1Tim. 6:6-11 ...godliness actually is a means of great gain when accompanied by contentment. For we have brought nothing into the world, so we cannot take anything out of it either. If we have food and covering, with these we shall be content. But those who want to get rich fall into temptation and a snare and many foolish and harmful desires which plunge men into ruin and destruction. For the love of money is a root of all sorts of evil, and some by longing for it have wandered away from the faith and pierced themselves with many griefs. But flee from these things, you man of God, and pursue righteousness, godliness, faith, love, perseverance and gentleness.
The Lord had instructed the Jews in the way of godliness, but they hadn't paid attention. It would have been to their benefit to follow His teaching, but their behavior was self-destructive.
In spite of the Jews' disobedience, God had made promises to them that He intended to keep. Through Cyrus, the Lord would deliver them after 70 years in Babylon. But... it would be their choice. Only those who wanted to be delivered would be delivered. They would have to decide that leaving Babylon was what they wanted to do.
And unfortunately, when the 70 years was over, not a lot of them wanted to leave Babylon. We read in the book of Ezra that when King Cyrus made the decree, he said,
Ezra 1:2 ..."The LORD, the God of heaven, has given me all the kingdoms of the earth and He has appointed me to build Him a house in Jerusalem, which is in Judah. Whoever there is among you of all His people, may his God be with him! Let him go up to Jerusalem which is in Judah and rebuild the house of the LORD, the God of Israel; He is the God who is in Jerusalem."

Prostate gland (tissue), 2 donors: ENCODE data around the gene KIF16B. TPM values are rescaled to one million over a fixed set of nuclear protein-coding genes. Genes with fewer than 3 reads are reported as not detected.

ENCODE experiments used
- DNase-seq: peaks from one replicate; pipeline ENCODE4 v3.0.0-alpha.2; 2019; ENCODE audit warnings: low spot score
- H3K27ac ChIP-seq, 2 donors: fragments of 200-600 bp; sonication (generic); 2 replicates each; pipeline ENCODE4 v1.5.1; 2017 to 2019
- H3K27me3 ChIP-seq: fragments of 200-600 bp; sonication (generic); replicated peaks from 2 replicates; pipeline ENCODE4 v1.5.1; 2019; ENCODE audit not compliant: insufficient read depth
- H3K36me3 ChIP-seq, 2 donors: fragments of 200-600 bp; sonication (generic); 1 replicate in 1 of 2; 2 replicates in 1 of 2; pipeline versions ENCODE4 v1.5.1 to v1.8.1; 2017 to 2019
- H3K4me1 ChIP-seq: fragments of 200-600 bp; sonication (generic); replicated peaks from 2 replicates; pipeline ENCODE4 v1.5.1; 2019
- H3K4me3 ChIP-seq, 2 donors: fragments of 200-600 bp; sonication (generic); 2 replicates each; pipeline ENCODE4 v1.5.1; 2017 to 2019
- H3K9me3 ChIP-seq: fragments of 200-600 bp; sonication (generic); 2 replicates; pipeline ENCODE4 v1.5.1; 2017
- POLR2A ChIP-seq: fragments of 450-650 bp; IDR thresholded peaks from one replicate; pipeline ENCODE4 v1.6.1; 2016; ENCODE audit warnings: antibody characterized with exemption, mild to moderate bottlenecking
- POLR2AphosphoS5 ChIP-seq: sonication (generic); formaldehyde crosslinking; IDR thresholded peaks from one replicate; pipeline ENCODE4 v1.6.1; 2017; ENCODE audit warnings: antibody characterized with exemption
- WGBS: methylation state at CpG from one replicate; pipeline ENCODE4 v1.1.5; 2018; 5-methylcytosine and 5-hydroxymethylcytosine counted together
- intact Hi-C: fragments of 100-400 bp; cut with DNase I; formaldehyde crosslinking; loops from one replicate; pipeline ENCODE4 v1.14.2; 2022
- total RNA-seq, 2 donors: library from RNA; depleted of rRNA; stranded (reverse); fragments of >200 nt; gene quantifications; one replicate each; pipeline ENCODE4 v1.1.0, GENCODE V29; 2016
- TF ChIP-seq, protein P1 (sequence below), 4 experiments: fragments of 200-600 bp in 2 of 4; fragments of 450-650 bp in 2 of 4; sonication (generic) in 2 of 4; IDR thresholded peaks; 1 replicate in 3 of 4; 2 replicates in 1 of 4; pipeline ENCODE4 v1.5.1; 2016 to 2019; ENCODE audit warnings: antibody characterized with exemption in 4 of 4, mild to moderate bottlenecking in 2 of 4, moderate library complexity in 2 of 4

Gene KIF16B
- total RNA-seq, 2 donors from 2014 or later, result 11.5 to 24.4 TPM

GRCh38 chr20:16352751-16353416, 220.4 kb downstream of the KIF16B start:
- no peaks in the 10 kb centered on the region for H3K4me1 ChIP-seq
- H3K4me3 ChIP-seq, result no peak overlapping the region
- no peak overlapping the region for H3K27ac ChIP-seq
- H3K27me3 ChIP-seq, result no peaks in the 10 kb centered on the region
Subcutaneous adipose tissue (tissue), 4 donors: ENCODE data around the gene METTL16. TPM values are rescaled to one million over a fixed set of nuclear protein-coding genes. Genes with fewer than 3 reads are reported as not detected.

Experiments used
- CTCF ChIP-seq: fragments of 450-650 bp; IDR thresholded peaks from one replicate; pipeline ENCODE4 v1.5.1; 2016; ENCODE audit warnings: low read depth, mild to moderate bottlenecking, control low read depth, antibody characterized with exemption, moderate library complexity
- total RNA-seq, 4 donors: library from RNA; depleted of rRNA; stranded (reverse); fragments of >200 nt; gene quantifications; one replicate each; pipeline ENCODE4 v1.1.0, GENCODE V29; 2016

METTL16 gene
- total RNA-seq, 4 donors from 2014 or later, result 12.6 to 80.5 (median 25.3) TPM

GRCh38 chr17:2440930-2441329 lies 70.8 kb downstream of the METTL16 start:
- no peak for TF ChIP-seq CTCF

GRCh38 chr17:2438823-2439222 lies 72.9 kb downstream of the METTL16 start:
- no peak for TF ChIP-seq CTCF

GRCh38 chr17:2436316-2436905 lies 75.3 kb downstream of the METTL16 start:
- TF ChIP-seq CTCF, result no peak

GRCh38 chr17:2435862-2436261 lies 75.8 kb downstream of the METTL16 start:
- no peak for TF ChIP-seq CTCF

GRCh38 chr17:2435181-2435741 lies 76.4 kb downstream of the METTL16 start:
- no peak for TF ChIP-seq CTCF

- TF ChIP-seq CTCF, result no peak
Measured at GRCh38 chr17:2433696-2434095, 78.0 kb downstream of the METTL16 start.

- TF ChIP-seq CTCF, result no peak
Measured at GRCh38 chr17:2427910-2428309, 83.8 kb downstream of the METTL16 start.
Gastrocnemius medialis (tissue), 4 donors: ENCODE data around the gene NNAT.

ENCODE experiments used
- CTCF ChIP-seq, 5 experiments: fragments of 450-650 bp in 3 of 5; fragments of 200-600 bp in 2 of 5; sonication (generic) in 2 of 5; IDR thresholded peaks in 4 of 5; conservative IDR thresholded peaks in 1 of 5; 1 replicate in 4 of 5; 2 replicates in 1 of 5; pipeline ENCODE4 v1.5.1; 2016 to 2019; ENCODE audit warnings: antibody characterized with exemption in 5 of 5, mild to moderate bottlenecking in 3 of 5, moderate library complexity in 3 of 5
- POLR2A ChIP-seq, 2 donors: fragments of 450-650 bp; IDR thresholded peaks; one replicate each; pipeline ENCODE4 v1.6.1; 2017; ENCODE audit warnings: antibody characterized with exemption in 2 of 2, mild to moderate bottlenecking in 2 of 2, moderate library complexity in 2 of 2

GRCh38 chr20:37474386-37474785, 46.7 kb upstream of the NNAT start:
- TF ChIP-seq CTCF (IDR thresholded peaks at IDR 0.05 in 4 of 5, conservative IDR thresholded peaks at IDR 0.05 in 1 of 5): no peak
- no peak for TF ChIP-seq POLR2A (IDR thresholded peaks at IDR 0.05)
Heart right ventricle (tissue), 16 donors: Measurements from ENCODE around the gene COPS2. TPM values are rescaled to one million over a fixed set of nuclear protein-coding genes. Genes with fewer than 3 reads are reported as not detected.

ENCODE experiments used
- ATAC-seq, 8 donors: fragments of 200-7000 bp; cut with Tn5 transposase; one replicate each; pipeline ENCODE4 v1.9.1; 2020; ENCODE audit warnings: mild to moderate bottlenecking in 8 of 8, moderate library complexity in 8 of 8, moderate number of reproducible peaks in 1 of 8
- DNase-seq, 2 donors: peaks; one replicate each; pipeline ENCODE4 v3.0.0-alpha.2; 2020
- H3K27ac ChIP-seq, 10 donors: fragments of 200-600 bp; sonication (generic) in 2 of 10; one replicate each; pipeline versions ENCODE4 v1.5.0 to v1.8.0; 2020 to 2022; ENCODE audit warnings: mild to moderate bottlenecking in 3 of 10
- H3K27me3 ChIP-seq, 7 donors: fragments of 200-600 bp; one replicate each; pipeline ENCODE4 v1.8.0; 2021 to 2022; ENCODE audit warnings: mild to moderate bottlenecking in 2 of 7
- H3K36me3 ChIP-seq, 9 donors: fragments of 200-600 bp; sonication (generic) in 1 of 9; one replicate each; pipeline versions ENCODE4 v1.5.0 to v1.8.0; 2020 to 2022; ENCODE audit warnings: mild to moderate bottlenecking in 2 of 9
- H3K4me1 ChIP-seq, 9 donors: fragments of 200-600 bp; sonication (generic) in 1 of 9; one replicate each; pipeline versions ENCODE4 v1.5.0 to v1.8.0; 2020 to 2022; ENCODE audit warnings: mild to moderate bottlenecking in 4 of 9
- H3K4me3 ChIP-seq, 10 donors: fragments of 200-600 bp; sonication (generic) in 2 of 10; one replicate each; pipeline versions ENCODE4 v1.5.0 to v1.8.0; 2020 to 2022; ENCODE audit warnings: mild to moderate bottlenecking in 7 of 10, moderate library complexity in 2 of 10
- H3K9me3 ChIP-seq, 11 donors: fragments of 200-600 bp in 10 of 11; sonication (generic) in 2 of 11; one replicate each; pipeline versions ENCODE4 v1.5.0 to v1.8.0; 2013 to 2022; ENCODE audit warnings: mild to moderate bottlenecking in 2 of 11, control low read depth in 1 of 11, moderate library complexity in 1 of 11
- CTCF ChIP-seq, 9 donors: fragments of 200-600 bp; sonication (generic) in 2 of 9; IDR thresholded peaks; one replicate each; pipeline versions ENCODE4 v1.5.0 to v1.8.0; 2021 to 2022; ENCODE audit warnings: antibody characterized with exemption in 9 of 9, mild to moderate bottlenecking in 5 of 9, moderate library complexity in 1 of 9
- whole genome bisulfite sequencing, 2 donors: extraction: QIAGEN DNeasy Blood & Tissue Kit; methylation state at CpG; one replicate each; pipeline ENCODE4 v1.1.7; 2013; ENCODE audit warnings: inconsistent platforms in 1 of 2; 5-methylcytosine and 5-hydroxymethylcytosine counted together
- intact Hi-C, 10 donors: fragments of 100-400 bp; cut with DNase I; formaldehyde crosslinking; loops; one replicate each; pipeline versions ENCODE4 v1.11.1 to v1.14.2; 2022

But there were Jews who had been born in Babylon. They didn't want to go back. There were Jews who'd found that they could be quite comfortable living in Babylon. And so they didn't return.
God tells them all to flee. But only the remnant would return. And those who chose to go back to Jerusalem to rebuilt God's temple would be provided for on the long journey back home.
But as for those who chose to stay in Babylon, God promised that they would never find peace.
Saints, the principle applies to us today as well. Those who desire to take the straight and narrow path towards the kingdom of God will be blessed and provided for. But those who choose the world with its comforts and pleasures will find no peace in that place.